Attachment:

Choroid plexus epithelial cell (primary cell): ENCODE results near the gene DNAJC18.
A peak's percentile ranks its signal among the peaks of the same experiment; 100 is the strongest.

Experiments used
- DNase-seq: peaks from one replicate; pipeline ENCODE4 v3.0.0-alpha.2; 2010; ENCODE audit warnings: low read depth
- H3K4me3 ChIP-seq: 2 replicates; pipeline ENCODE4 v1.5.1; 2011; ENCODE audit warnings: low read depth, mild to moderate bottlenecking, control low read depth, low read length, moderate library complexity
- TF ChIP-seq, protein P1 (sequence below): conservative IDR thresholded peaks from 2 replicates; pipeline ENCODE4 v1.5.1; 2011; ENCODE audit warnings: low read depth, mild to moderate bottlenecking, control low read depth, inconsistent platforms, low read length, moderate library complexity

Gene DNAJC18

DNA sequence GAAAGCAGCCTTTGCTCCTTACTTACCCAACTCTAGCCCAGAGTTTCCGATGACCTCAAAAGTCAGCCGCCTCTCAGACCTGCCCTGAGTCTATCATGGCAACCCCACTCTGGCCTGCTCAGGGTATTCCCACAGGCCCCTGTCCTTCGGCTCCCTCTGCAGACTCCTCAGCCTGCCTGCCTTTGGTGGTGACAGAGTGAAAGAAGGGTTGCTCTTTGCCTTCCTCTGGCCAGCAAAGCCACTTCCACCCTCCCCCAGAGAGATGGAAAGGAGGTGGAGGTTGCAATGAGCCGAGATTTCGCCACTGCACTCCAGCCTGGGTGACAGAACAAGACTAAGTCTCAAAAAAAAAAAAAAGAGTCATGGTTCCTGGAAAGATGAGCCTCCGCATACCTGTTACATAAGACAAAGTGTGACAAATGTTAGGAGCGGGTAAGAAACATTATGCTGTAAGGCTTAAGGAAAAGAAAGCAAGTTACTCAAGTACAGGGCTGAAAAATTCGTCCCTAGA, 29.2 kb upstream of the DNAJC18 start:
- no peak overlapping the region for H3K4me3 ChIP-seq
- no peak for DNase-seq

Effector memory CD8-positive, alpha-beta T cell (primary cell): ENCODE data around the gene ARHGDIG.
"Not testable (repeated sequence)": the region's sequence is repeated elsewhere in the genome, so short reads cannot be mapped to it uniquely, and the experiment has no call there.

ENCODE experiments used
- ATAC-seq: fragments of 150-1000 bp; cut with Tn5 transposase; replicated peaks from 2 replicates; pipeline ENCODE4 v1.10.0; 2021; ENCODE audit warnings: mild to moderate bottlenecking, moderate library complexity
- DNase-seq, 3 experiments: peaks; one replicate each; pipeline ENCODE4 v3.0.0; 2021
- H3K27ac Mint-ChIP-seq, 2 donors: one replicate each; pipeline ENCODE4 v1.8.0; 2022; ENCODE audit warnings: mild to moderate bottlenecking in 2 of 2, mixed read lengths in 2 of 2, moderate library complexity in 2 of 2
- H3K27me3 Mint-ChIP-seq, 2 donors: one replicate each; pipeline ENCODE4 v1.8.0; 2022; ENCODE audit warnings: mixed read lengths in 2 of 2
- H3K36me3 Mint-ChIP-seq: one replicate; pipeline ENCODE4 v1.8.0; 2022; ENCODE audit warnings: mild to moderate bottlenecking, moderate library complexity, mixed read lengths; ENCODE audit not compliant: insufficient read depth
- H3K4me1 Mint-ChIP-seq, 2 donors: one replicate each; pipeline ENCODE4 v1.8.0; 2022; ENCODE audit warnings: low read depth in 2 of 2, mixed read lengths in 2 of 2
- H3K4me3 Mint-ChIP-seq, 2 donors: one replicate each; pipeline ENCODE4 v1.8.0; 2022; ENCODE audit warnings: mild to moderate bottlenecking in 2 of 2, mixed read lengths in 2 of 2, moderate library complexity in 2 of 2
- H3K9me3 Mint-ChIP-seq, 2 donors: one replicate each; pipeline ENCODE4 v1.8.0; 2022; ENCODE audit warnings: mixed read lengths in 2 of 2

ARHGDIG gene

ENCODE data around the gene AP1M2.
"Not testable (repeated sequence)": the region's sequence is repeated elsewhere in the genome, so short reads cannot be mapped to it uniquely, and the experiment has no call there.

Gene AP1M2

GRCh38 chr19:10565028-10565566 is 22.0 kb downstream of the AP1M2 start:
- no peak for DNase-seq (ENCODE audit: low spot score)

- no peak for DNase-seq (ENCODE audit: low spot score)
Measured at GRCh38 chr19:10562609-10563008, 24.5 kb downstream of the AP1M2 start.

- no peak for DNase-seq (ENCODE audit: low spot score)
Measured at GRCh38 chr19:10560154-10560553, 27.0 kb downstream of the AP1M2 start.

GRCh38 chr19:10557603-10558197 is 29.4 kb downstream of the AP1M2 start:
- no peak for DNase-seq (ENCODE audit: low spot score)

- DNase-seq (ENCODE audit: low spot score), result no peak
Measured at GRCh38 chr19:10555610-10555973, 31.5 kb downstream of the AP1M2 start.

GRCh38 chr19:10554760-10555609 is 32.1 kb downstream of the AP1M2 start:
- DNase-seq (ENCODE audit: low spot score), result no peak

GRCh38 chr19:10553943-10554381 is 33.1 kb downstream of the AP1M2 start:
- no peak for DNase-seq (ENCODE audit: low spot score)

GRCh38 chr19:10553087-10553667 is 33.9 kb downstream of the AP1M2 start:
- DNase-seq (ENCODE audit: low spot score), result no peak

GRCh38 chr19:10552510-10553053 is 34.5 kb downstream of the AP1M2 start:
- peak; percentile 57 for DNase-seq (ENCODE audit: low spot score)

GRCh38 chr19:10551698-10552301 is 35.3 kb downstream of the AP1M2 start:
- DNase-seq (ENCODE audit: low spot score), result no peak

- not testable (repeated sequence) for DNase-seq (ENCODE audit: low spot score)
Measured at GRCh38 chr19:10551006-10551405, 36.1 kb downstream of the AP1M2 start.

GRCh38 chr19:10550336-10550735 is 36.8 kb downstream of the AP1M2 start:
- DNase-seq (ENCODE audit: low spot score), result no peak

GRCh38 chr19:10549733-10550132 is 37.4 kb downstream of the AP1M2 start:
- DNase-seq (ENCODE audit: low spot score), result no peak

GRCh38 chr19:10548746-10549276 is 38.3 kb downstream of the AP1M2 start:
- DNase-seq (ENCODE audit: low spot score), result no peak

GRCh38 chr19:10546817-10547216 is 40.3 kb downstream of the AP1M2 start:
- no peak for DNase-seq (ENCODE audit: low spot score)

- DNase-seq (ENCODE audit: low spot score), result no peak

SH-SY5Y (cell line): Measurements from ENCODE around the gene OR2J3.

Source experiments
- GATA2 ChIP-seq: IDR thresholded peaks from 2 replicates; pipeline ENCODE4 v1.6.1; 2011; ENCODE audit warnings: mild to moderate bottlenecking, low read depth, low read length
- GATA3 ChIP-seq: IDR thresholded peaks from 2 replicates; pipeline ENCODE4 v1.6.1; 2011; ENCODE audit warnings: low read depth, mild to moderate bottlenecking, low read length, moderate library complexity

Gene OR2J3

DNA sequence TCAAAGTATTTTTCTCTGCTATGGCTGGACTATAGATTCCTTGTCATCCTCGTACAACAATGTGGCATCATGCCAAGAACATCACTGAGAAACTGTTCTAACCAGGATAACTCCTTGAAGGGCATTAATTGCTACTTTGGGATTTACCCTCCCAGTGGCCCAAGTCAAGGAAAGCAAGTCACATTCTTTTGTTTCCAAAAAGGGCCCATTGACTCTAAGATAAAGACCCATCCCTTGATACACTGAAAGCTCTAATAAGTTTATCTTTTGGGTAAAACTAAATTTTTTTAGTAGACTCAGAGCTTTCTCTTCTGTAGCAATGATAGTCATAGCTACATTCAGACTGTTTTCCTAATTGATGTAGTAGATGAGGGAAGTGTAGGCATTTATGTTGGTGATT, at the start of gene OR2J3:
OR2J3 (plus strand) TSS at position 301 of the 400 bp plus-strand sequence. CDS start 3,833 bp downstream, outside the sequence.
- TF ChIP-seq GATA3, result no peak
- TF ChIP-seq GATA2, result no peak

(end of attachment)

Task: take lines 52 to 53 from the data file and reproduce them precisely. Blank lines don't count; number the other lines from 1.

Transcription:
GRCh38 chr19:10548746-10549276 is 38.3 kb downstream of the AP1M2 start:
- DNase-seq (ENCODE audit: low spot score), result no peak